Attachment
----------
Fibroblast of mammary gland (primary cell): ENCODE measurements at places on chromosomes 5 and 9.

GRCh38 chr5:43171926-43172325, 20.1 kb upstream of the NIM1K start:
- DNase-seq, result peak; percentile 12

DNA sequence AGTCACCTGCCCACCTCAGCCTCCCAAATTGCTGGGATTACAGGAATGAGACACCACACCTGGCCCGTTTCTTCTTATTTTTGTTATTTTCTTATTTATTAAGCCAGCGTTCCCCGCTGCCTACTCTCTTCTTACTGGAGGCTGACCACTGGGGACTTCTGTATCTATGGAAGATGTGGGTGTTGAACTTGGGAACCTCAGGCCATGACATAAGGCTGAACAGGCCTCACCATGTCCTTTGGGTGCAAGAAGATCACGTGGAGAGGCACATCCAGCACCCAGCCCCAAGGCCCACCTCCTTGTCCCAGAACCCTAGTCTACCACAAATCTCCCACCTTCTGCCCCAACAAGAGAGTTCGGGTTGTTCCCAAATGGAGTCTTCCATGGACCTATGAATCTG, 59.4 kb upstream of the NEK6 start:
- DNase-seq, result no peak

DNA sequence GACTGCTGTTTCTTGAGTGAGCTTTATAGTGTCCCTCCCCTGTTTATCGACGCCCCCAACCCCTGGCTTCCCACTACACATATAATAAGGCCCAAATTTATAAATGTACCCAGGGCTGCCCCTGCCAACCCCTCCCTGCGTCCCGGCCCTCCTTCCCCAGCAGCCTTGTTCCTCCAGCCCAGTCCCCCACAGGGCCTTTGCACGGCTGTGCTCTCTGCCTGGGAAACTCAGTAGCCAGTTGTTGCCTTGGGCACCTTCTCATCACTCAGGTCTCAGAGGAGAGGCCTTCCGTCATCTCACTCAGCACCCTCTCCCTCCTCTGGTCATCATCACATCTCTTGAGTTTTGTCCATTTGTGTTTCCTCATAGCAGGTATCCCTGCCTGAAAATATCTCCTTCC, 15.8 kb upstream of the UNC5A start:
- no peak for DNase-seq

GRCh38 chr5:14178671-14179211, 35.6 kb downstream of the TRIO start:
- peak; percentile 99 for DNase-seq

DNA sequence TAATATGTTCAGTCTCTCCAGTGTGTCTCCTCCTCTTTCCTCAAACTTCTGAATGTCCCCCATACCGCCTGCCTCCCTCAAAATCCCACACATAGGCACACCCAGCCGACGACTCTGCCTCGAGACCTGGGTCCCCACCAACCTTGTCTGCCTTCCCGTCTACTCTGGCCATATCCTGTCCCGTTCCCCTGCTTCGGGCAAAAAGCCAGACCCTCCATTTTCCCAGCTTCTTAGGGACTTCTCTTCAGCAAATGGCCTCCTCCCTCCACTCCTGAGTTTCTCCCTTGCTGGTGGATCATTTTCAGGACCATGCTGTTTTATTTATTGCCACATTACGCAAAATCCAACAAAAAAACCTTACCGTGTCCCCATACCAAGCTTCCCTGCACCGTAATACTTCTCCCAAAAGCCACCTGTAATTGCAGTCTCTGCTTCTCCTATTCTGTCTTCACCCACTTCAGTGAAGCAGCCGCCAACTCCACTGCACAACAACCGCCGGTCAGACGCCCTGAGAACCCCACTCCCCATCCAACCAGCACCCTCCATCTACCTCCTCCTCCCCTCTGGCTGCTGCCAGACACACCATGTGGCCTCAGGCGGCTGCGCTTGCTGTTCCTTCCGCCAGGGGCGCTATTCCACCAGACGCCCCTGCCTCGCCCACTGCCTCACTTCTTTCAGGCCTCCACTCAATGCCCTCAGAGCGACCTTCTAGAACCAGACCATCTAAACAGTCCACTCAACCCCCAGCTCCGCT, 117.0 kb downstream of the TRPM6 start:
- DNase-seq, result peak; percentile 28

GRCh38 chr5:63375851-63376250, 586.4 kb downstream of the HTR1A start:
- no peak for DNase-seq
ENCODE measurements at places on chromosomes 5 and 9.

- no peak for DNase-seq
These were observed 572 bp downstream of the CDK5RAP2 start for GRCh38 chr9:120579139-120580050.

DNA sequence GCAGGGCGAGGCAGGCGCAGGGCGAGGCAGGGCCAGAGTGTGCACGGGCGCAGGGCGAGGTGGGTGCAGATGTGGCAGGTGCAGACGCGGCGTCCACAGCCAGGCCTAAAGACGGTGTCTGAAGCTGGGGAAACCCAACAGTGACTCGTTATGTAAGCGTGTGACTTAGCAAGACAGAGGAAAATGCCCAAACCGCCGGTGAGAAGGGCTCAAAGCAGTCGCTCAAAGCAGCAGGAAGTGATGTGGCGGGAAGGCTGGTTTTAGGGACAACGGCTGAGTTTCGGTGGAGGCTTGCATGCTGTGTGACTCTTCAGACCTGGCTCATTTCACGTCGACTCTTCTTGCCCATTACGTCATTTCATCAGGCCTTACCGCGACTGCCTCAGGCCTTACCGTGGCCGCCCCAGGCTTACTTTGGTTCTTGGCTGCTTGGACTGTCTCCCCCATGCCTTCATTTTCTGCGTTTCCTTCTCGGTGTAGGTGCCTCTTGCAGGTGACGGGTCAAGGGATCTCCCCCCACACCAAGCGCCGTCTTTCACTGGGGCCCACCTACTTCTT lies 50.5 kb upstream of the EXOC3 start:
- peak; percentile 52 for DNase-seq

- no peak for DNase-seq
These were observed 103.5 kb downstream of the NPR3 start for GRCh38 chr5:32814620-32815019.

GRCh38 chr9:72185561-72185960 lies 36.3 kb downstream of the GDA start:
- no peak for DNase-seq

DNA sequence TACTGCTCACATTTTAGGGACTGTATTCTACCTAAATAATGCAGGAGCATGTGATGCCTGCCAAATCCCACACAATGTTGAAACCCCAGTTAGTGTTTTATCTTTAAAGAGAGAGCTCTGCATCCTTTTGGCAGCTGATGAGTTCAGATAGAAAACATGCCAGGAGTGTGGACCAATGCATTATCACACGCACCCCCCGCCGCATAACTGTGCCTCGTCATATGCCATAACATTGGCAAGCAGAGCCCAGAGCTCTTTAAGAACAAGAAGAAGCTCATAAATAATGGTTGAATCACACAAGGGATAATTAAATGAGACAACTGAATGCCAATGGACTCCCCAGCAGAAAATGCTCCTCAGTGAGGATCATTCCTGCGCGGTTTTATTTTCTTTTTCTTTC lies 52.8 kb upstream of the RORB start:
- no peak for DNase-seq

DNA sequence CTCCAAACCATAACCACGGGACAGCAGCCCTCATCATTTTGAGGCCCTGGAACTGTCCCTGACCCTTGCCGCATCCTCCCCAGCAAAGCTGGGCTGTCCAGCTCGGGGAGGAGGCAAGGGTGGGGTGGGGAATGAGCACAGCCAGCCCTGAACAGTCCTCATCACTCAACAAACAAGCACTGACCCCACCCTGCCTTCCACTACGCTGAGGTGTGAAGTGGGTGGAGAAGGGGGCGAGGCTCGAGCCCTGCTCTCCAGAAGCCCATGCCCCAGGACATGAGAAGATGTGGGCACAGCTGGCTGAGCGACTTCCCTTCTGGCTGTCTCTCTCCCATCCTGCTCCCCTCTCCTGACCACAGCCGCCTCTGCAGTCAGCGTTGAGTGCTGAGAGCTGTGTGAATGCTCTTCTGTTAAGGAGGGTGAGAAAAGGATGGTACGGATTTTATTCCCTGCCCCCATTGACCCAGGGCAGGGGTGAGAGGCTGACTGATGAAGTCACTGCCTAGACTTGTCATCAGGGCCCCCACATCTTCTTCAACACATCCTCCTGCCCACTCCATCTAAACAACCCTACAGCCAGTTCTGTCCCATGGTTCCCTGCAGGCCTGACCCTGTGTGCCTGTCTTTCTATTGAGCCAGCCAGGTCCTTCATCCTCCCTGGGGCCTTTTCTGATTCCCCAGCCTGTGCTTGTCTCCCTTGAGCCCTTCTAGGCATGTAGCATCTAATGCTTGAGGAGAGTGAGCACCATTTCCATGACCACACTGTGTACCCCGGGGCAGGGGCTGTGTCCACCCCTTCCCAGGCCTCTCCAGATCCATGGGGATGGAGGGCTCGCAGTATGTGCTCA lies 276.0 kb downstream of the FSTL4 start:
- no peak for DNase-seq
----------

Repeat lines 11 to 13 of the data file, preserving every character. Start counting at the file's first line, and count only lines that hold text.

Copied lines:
- DNase-seq, result peak; percentile 28

GRCh38 chr5:63375851-63376250, 586.4 kb downstream of the HTR1A start:
- no peak for DNase-seq